Maybe this isn’t the right way to state what I am about to explain, but this is how I think about things. We always look at the desk jockey/sedentary individual as an unhealthy person. No one argues that not doing anything physical with your life is healthy, but what about those that push the limits on the other extreme? Competitive lifters, Crossfitters, marathon runners, football players, and even over exercisers (you know those that aren’t elite but train themselves into the ground without a rest day and decide low carbs are the way to go), they really aren’t specimens of health no matter how ripped and lean they are. Instead of sitting themselves to death they push the limits the other way and over train themselves to death. The other part of this is you don’t have to be world class to experience decreased health with pushing too hard. I visualize this with a bell curve like this:
For me I can be honest and say that I was starting to slope down the right side of this graph. I wasn’t Elite, but my I had high levels of specific strength for my sport and little balance. I was lacking mobility, conditioning, and was sitting at a bodyweight about 20-25lbs above optimal. I wasn’t overly fat, but I had too much weight on my body. Though a lot of it was muscle it was still hard on my spine and joints. We can see this scenario with anyone that pushes themselves. It could be too much running, too much yoga, you name it, too much is too much. Yes I have seen numerous yoga injuries over the years, it happens. Though I didn’t sustain any injuries that took me out of training I was very stiff, achy, and winded.
CARDIO vs STRENGTH
As I was prepping for my race I was constantly being warned that I was going to hurt myself running and that I would lose my strength. Sure, I can’t squat 551 today, but I am not training for it. I can still squat more than most normal humans on this earth and if I ever want to get back to bigger lifts I can. I have continued to train to keep my base of strength, and it isn’t in my plans to swing the pendulum to being unhealthy with cardio. It is about bringing everything into more of a balance for the time being. I view the balance in a similar curve like this:
TRAINING IN SEASONS
One of the philosophies I am starting to embrace is training myself in seasons. Most world class competitive athletes have training seasons. Football, basketball, soccer, all have a competitive seasons (unless you are talking youth sports and they compete year round in the same sport now which is creating a mess, but I don’t want to go too far off point). I have been structuring my training around different goals and tuning in to my body to make sure I am not over doing it. Since I love competing, I want to structure some of my training around that. After I completed my half Marathon in June, I began training for my first Triathlon a few weeks after. This has been a great transition for me. It has utilized my base I built for the half marathon and adding the other new skills has been great. I have hired a swimming coach, I am riding a bike, and I am still lifting weights. The cool part about all of this is that I am not pushing extremely hard in any one thing. My swims are challenging because I am still learning. My run volume is half of what it was when I was peaking for my 1/2 marathon, and my lifting is utilizing moderate to heavy weights for lower reps to keep my strength base and I am lifting 2x per week. This phase of learning to swim and building my base on the bike has been great because it has kept my training less about intensity and more about being smart, learning, and tuning in to my body. I will note that having the strength base has been a huge benefit in my cardio endeavors, especially cycling. The best part about strength is that once you achieve high levels of it, strength can be maintained with moderate effort and the carryover is significant to other endeavors. The same can’t really be said about those that are highly conditioned and weak. I will most likely compete in powerlifting again in 2017, but I will be sure to not steer too far away from my conditioning base though the total volume of aerobic work will decrease once that happens.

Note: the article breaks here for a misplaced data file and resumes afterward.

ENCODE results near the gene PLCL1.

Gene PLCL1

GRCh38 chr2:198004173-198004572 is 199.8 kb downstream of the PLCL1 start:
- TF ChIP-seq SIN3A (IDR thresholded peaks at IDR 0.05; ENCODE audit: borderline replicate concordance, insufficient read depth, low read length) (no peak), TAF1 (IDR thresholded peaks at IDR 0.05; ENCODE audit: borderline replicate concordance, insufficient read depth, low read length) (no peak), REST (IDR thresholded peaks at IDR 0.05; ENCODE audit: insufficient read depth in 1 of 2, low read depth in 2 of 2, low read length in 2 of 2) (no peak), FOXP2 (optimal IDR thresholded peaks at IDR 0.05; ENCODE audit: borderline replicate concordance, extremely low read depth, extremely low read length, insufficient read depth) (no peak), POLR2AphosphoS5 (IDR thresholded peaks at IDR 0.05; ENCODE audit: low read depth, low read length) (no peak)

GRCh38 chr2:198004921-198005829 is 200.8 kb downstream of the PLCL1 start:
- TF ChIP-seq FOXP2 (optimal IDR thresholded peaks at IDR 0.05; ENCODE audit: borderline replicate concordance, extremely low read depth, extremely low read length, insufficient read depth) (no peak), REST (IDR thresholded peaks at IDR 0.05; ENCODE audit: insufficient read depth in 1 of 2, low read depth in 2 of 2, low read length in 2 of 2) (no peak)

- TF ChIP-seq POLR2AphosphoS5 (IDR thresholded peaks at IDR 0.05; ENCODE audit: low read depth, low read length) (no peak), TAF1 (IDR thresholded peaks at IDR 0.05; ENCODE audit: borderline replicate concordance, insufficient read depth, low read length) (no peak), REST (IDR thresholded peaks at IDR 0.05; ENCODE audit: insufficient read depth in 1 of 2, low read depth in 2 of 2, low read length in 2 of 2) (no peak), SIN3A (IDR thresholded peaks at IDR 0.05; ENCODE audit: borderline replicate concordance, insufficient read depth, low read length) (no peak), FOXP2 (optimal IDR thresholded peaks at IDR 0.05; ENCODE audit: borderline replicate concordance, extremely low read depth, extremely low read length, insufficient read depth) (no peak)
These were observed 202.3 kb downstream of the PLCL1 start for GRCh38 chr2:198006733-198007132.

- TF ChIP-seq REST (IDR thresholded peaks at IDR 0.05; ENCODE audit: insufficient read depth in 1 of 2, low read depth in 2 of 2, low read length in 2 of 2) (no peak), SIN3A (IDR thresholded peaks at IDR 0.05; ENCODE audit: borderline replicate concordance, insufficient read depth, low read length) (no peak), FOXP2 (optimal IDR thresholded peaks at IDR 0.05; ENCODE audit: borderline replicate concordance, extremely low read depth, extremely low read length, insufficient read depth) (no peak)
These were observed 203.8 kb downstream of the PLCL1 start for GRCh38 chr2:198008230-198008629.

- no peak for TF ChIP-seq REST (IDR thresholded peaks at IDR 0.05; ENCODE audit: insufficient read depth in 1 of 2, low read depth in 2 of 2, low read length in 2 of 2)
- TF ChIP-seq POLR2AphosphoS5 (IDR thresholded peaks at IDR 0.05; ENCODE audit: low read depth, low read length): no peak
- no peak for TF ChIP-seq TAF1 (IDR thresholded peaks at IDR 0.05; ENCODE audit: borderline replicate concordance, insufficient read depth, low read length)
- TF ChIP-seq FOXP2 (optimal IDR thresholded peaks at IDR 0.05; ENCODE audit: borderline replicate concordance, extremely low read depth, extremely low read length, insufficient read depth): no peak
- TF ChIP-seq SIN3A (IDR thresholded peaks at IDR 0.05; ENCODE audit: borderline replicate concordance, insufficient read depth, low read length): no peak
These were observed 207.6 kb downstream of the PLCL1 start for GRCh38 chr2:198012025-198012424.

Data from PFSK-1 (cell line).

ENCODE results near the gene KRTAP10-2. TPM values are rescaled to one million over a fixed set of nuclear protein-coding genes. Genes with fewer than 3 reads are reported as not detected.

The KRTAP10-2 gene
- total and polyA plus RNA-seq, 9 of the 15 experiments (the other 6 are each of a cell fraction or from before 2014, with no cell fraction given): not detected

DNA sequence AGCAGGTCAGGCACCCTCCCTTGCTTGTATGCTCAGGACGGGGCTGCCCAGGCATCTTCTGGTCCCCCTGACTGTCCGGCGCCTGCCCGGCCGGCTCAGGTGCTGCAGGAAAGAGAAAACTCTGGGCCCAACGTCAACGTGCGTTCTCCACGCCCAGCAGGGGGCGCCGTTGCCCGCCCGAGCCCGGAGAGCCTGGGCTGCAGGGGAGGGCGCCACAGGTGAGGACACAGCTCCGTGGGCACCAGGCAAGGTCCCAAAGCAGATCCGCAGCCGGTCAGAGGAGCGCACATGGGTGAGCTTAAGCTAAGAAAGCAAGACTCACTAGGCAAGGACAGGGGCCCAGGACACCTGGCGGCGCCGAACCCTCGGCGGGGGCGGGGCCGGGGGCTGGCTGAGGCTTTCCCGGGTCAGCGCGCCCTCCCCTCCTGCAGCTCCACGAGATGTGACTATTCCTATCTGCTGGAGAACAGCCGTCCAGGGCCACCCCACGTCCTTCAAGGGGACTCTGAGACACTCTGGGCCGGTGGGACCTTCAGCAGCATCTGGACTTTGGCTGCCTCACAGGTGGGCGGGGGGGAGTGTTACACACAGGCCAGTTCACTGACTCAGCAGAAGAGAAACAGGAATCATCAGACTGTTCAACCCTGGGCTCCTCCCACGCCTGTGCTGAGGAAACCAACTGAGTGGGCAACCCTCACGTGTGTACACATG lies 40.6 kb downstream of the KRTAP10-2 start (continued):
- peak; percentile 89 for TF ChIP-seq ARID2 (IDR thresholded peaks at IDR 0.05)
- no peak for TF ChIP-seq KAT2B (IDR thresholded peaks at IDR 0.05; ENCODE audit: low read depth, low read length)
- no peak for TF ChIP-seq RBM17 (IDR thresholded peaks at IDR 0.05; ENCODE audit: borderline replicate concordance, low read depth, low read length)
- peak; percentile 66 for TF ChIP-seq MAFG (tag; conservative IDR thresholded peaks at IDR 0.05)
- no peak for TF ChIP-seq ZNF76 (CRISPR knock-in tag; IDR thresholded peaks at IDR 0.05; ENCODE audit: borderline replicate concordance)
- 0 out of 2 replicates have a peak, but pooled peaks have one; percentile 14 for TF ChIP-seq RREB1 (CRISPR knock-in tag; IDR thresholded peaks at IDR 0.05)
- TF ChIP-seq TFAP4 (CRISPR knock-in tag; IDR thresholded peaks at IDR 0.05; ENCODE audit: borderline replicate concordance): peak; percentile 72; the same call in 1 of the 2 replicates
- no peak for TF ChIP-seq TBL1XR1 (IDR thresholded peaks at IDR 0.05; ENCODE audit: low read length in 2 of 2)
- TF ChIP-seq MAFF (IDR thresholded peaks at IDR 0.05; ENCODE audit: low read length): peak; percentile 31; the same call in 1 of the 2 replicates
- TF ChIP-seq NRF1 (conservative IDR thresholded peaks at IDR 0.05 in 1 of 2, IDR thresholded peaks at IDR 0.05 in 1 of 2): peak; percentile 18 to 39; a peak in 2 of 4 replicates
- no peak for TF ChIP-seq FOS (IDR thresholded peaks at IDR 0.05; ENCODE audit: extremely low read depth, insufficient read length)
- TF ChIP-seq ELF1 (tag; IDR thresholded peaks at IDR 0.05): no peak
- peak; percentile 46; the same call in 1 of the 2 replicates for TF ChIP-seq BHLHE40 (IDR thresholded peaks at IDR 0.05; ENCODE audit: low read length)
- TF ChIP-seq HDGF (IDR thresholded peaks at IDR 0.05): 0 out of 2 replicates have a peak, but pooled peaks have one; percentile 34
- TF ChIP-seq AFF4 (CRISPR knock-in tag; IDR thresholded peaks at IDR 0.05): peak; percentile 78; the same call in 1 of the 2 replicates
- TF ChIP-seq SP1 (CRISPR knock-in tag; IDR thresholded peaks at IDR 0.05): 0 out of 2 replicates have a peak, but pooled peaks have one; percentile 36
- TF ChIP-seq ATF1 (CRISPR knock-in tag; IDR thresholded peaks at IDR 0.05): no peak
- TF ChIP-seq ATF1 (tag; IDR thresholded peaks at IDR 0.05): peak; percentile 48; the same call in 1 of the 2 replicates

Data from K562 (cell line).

Results Learning and Learning New Skills
I will end with this, learning new things is a must in this life if you want to be happy and accomplished. Living a mundane life isn’t what I want to be about. There is nothing worse to me than living an OK life. I remember the first time I held a kettlebell in 2007/2008. It changed my way of doing things and revolutionized not only my training, but also how I train others. This path of learning what it takes to prep for a half marathon and not injuring myself was priceless and it parallels so closely to powerlifting (maybe an upcoming blog). Now taking on swimming has made my brain wake up to learn a skill that is so foreign to me. The adrenaline rush of flying down Mt. Lemmon at nearly 40mph left me speechless. My brain is opening up new pathways and I feel a lot more awake and alive. It has also inspired me as well as teaching me to be a better coach. Witnessing my swimming coach’s patience with me as well a detail of instruction helps me become better with those I am teaching from the early stages in strength and fitness. To know what it feels like to be frustrated as a newbie gives me a ton more appreciation for the job that I am doing. So the take home message is to keep growing, keep challenging yourself, and find the right balance for you. I know I am loving every second of it!